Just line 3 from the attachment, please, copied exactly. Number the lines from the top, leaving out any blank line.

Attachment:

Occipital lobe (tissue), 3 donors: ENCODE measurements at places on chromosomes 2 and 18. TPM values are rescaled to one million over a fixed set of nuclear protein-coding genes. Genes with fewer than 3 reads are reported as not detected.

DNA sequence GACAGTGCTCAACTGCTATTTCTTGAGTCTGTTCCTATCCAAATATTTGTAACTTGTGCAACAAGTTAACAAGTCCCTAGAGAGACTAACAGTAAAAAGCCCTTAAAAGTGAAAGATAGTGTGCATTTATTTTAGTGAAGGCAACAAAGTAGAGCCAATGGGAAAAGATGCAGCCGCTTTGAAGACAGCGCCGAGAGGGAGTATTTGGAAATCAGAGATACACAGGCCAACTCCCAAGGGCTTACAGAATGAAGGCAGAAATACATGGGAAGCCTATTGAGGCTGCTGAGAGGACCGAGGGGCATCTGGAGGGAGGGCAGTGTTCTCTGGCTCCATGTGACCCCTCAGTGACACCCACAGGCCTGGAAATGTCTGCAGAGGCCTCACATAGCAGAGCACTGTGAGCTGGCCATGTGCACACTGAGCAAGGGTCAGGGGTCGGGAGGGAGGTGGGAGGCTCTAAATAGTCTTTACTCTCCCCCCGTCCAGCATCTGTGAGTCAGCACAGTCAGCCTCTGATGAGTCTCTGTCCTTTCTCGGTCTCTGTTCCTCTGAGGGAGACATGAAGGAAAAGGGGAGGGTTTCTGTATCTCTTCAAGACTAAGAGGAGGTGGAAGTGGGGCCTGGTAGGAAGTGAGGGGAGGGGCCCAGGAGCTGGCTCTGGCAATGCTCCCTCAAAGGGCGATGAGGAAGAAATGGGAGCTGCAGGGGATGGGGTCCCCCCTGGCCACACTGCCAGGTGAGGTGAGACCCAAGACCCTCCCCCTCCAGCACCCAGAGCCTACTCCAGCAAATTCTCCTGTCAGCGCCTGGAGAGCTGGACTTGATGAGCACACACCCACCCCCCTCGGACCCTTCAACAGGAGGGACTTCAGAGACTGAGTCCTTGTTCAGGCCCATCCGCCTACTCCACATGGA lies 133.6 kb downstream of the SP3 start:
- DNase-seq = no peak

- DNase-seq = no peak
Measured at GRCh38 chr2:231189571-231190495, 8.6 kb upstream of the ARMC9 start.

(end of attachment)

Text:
- DNase-seq = no peak